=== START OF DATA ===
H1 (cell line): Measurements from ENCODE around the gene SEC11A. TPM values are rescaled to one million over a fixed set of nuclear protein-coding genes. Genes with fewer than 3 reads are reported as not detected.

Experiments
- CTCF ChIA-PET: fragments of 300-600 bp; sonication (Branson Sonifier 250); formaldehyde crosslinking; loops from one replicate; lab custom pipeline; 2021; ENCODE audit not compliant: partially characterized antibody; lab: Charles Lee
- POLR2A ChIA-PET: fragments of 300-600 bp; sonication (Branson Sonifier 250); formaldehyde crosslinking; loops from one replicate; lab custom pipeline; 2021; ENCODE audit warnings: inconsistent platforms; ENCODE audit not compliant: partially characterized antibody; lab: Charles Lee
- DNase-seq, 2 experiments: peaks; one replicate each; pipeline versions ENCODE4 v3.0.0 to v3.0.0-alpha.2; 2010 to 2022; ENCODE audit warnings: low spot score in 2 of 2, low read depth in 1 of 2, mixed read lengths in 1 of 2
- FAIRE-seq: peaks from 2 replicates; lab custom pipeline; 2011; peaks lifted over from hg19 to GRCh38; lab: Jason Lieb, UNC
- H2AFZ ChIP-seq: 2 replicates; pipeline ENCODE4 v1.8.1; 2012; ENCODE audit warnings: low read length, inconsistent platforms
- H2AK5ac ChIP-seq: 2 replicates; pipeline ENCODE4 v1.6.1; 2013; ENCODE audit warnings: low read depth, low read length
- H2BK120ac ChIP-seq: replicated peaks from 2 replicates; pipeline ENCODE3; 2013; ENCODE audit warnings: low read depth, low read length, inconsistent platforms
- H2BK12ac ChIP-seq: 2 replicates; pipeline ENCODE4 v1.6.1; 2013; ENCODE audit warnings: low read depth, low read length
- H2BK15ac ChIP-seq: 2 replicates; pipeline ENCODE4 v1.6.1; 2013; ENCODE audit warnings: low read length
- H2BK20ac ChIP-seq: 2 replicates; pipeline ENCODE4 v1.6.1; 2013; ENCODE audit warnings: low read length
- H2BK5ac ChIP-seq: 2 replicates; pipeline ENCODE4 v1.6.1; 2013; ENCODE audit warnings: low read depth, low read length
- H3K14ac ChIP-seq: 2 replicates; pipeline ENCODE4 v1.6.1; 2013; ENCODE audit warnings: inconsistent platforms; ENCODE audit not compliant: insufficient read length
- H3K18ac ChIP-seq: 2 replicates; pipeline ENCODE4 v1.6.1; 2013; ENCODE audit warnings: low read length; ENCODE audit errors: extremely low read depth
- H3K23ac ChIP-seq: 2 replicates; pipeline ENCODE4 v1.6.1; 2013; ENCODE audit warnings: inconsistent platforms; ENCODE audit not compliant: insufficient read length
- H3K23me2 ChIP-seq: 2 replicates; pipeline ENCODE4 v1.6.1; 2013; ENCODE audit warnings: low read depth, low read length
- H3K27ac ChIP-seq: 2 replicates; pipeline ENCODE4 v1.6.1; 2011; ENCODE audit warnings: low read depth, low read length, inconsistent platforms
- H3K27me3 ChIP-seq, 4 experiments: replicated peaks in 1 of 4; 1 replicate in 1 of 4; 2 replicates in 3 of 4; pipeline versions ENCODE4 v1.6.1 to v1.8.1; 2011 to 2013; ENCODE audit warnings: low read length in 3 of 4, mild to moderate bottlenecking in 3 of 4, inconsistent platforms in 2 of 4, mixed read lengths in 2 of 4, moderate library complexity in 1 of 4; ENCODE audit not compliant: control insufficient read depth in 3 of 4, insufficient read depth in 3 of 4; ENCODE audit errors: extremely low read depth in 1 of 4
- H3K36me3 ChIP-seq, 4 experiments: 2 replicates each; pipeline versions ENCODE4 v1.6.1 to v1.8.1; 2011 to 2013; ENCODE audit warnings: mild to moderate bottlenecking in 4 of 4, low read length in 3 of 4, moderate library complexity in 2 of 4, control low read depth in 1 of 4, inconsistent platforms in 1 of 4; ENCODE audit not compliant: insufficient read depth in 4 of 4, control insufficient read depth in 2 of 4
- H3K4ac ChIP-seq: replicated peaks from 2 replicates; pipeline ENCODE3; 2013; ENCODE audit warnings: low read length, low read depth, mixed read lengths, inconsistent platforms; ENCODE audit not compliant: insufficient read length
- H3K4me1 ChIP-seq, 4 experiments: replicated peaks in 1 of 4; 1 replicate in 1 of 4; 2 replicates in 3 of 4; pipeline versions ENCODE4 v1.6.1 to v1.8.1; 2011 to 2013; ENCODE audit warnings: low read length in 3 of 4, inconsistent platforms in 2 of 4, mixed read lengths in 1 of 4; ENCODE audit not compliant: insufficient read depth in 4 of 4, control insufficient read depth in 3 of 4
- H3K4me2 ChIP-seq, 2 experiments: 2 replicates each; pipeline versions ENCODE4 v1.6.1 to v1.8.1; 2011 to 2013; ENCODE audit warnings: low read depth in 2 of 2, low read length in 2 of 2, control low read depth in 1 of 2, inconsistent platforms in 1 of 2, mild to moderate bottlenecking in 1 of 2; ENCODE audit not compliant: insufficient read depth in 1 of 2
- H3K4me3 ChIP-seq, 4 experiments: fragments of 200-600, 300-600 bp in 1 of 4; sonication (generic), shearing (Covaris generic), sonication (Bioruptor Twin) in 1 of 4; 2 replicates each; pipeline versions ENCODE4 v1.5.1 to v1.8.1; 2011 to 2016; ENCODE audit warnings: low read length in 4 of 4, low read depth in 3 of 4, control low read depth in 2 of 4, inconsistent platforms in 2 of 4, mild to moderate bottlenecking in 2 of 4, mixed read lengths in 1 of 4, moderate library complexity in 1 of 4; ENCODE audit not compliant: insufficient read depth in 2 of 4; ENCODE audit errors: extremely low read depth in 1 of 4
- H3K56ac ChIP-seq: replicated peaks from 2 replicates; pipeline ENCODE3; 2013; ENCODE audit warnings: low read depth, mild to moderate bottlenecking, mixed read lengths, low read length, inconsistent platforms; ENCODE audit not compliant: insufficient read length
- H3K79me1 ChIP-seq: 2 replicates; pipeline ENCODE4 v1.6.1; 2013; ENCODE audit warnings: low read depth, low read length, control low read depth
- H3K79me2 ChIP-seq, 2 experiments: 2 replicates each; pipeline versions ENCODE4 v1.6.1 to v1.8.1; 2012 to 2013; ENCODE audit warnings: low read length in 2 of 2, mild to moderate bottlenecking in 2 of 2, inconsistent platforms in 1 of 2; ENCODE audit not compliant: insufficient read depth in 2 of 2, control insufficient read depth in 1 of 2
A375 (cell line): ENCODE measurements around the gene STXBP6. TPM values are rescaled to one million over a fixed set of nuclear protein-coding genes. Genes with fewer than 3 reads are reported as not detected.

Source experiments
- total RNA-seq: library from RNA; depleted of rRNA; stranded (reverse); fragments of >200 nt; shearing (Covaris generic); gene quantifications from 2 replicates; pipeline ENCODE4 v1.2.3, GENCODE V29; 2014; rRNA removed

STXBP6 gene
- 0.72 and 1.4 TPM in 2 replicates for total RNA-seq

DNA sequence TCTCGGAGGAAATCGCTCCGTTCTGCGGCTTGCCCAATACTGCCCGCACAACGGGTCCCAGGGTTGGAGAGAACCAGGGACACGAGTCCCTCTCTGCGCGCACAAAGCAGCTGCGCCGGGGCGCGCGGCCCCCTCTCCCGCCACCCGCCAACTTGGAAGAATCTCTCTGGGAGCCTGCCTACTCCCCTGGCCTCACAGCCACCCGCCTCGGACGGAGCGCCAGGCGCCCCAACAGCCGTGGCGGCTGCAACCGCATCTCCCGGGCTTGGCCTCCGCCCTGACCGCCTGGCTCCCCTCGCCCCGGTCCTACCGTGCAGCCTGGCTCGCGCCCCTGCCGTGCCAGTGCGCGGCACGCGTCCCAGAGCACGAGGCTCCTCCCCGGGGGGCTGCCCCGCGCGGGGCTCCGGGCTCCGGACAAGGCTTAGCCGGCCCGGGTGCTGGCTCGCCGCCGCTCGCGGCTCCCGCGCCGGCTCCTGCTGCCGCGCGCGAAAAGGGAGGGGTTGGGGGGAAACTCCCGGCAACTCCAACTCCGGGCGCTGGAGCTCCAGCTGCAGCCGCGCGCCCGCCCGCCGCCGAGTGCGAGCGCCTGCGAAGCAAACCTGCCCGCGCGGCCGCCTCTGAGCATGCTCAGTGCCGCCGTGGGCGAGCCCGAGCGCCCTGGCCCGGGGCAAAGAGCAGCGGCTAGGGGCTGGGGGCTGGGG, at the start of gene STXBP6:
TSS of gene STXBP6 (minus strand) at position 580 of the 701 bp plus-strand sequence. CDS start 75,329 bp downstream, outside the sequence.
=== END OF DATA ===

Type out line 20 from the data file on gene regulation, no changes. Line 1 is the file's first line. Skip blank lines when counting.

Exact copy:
- H3K36me3 ChIP-seq, 4 experiments: 2 replicates each; pipeline versions ENCODE4 v1.6.1 to v1.8.1; 2011 to 2013; ENCODE audit warnings: mild to moderate bottlenecking in 4 of 4, low read length in 3 of 4, moderate library complexity in 2 of 4, control low read depth in 1 of 4, inconsistent platforms in 1 of 4; ENCODE audit not compliant: insufficient read depth in 4 of 4, control insufficient read depth in 2 of 4